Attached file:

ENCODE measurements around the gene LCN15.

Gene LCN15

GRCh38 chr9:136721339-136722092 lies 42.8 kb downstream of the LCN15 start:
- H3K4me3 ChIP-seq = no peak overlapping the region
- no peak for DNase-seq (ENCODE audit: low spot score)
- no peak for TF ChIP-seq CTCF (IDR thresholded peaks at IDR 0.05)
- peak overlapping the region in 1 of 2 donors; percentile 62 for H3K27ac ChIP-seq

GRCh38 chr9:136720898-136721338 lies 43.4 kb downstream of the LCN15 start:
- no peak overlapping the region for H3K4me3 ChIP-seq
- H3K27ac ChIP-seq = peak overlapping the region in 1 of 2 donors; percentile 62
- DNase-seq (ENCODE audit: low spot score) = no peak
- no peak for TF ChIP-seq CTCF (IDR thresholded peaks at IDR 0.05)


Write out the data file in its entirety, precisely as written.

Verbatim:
ENCODE measurements around the gene LCN15.

Gene LCN15

GRCh38 chr9:136721339-136722092 lies 42.8 kb downstream of the LCN15 start:
- H3K4me3 ChIP-seq = no peak overlapping the region
- no peak for DNase-seq (ENCODE audit: low spot score)
- no peak for TF ChIP-seq CTCF (IDR thresholded peaks at IDR 0.05)
- peak overlapping the region in 1 of 2 donors; percentile 62 for H3K27ac ChIP-seq

GRCh38 chr9:136720898-136721338 lies 43.4 kb downstream of the LCN15 start:
- no peak overlapping the region for H3K4me3 ChIP-seq
- H3K27ac ChIP-seq = peak overlapping the region in 1 of 2 donors; percentile 62
- DNase-seq (ENCODE audit: low spot score) = no peak
- no peak for TF ChIP-seq CTCF (IDR thresholded peaks at IDR 0.05)